Cooper's original isn't simply racist. In fact, the opposite could be argued: Where Ingagi played upon white America's deep fear of racial mixing, King Kong took that race fear and converted it into an allegory for civilization in all its discontents. For Cooper, Kong wasn't a surrogate for black people, with "black" as a virtual synonym for savagery and uncontrollable sexual urges. No, Kong was a symbol—a clunky one, but a symbol nonetheless—for the anti-social alpha male, with all his animal desires and animal jealousies, residing in each of us. Thus Cooper made the death of Kong a tragedy and converted a degrading fear into an ennobling pathos. Now, to the degree this conversion worked, it worked because in 1933 memories of the Victorian world of gentlemen adventurers were still living memories, gorillas had been exhibited only scarcely in the West, and because white people still primally feared black people. Racial and sexual fears may still be depressingly persistent, but they no longer lie so near the surface of American life. Without those fears to play off, Jackson appears lost.Ignoring the question of how a movie that grossed a half billion dollars world-wide could be called a bomb is Metcalf's analysis of the original accurate? No, not even close. Accodring to Metcalf, the movie only worked because of the period it was released. By that reasoning, the original should bomb today and the remake would be a hit in 1933. We will never know about the latter but the original still resonates today.
I first saw the original around 1974. at that time, I did not fear black people nor did I remember Victorian adventurers but the movie still worked for me. It also worked for Peter jackson who grew up in New Zeland and first saw it in 1969. The parts up to Kong's first appearance are dated and a bit silly but once Kong takes over, the movie is timeless.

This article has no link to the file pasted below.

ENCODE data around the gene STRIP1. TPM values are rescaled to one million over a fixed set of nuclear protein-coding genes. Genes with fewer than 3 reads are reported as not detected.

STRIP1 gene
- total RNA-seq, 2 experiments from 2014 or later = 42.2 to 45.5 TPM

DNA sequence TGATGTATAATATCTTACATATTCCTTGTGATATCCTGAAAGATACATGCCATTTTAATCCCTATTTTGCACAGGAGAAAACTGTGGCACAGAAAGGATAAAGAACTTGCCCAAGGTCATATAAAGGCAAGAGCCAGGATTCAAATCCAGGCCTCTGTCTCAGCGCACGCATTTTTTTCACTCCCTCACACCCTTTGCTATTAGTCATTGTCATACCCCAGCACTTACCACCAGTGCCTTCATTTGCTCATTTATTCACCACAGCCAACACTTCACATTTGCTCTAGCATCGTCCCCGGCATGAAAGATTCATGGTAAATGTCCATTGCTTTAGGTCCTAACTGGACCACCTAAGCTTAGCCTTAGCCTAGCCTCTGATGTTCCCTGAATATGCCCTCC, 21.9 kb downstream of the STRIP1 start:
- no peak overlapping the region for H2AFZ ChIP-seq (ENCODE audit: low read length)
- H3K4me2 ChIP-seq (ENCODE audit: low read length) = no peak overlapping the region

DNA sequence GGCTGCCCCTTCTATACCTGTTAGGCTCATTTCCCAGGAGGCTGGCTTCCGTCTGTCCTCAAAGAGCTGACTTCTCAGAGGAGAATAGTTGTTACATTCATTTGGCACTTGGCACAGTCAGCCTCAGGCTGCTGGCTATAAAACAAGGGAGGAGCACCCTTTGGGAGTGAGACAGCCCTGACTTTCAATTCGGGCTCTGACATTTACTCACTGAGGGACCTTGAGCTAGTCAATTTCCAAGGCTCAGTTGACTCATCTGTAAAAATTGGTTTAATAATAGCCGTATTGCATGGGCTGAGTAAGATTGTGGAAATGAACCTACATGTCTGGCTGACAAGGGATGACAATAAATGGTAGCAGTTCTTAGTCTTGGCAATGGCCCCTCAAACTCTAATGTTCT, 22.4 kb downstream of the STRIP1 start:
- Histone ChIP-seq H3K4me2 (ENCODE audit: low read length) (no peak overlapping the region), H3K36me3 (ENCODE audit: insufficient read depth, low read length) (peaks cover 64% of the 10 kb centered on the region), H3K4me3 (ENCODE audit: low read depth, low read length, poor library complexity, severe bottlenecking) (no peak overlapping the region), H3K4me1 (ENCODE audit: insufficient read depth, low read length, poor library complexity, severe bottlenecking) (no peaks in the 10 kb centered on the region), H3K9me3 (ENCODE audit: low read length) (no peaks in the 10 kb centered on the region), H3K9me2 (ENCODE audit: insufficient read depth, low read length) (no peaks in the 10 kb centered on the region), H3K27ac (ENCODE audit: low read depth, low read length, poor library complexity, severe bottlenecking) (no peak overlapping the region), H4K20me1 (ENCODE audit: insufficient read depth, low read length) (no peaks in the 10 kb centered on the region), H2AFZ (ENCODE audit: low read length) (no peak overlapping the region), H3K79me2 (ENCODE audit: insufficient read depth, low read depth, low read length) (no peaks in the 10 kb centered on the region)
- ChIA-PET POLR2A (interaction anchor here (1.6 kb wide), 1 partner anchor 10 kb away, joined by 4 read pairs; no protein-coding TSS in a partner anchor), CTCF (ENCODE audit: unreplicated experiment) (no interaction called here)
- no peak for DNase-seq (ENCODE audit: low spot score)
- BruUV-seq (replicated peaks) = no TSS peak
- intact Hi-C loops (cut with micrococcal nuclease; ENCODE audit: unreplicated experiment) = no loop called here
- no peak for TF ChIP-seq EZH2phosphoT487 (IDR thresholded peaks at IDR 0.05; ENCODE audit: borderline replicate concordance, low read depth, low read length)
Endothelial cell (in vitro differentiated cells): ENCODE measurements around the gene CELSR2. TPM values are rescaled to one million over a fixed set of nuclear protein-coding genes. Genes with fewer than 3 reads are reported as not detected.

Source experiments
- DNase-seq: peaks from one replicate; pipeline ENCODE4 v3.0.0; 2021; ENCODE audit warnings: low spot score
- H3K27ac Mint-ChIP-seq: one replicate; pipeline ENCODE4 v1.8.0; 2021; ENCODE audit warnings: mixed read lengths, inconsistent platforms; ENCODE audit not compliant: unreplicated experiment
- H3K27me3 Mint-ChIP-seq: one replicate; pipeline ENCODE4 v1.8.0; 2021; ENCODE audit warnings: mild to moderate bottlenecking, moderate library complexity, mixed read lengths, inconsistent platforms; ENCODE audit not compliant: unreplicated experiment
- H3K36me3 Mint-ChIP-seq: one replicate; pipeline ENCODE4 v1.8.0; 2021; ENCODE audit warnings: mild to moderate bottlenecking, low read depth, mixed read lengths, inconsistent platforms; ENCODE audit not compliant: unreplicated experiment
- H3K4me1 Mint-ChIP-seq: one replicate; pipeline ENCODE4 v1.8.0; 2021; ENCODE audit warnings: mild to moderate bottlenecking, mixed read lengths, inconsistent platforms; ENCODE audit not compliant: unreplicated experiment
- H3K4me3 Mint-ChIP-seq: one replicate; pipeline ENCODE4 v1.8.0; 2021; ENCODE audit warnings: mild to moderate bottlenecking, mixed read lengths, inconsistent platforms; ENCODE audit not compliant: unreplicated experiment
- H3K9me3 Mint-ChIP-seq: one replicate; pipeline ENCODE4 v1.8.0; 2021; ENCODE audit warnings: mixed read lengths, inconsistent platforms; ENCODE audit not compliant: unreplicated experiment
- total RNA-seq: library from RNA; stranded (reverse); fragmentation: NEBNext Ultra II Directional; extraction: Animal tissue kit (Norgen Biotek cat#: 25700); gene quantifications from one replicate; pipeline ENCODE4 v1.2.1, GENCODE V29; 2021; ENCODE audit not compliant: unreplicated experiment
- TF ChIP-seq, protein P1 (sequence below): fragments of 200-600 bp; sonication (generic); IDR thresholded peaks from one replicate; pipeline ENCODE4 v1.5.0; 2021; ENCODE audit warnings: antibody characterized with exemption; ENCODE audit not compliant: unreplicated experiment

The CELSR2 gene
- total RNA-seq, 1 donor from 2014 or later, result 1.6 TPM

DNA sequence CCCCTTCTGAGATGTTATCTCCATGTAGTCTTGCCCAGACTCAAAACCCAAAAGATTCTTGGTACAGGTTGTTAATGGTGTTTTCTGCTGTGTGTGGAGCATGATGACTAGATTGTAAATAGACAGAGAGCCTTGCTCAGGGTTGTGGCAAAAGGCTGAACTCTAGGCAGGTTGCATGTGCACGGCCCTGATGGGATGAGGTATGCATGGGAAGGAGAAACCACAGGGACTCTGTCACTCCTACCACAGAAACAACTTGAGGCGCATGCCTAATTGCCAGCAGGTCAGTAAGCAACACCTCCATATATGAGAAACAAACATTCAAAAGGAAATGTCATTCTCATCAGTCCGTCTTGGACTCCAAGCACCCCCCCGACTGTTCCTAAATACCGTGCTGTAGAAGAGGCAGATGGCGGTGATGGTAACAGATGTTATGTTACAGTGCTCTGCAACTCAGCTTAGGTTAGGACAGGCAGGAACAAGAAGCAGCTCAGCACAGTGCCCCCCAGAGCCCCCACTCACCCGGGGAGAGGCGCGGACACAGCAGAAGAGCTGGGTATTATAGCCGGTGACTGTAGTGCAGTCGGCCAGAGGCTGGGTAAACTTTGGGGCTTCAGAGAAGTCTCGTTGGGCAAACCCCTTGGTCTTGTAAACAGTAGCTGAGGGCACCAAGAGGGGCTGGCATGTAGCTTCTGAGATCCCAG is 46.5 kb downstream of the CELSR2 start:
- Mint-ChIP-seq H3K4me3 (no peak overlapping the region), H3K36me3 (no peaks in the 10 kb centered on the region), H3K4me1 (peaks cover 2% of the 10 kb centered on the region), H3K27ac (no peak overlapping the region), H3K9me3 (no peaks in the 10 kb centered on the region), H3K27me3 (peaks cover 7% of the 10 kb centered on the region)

Metcalf does have one good point. In the original, the Carl Denham role was directly inspired by the director, Merian C. Cooper. Cooper was an adventurer who made animal pictures. when Denham talks about needing a girl in his pictures or being his own cameraman, he is releating incidents from Cooper's own career. In the original, Denham is larger than life, willing to take chances that often turn out badly. In the remake, Denham is more con-man than director, bringing down anything he touches.
But that's only one problem with the remake. Another problem is the fight with the bugs. It goes on far too long and it doesn't move the plot. A similar scene was cut from the original. Jackson should have taken that advice.
The biggest problem is that the original is not a love story. Ann Darrow feels nothing but fear of Kong. She's still suffering Post Tamatic Shock when Kong is revealed to Broadway. As Kong tears his way through New York we feel shock as his victims pile up. We don't feel much sympathy for Kong himself until he is pitted the against the airplanes - a foe he cannot touch. Instead of trying to save him, Ann escapes to the arms of her human lover.
Note - this was a recurring theme in the classic monster movies. The monster pursued an unwilling heroine, often to him doom. Looked at this way you can see why Kong was so popular. Where Dracula flits arounds as a bat, Frankenstein's Monster lurches, and the mummy shuffles, Kong goes out in public. Not only is Kong unafraid, he kills anything that gets in his way, even an elevated train.
Jackson transformed Kong from a monster in the city to an endangered species trying to get back home. That's why one showing was enough for me.